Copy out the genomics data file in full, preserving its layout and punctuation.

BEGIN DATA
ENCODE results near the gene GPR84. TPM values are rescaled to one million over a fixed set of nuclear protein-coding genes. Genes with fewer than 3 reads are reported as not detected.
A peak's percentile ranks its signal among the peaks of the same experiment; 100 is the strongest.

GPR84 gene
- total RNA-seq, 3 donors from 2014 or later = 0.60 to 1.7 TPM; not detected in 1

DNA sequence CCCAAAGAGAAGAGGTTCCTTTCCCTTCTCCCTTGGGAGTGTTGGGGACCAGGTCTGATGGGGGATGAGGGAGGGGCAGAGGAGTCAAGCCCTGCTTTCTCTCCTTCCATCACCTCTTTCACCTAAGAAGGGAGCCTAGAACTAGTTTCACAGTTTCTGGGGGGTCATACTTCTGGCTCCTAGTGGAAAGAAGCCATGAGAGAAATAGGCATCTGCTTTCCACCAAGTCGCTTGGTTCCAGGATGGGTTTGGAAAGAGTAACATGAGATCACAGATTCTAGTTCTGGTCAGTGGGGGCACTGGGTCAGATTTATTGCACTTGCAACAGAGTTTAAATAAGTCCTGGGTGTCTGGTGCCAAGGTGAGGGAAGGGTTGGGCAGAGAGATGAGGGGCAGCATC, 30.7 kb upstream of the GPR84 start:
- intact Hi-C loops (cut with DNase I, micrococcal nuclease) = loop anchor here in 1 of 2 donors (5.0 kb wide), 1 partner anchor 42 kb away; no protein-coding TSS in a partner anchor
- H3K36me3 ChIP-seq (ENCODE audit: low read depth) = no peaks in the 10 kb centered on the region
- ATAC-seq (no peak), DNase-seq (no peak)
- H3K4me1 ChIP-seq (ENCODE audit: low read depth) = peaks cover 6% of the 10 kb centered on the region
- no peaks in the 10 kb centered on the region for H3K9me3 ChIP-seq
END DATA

ENCODE results near the gene GPR84. TPM values are rescaled to one million over a fixed set of nuclear protein-coding genes. Genes with fewer than 3 reads are reported as not detected.
A peak's percentile ranks its signal among the peaks of the same experiment; 100 is the strongest.

GPR84 gene
- total RNA-seq, 3 donors from 2014 or later = 0.60 to 1.7 TPM; not detected in 1

DNA sequence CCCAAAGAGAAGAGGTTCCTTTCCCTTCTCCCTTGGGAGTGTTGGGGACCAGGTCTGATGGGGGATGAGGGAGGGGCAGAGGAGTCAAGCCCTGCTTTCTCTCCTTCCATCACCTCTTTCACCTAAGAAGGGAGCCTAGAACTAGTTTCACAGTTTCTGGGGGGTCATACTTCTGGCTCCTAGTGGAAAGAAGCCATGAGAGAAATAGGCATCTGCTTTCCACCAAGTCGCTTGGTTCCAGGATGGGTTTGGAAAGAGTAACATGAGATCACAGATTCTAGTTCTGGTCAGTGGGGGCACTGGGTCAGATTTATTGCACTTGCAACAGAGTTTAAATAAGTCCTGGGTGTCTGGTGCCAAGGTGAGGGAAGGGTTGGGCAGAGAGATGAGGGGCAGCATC, 30.7 kb upstream of the GPR84 start:
- intact Hi-C loops (cut with DNase I, micrococcal nuclease) = loop anchor here in 1 of 2 donors (5.0 kb wide), 1 partner anchor 42 kb away; no protein-coding TSS in a partner anchor
- H3K36me3 ChIP-seq (ENCODE audit: low read depth) = no peaks in the 10 kb centered on the region
- ATAC-seq (no peak), DNase-seq (no peak)
- H3K4me1 ChIP-seq (ENCODE audit: low read depth) = peaks cover 6% of the 10 kb centered on the region
- no peaks in the 10 kb centered on the region for H3K9me3 ChIP-seq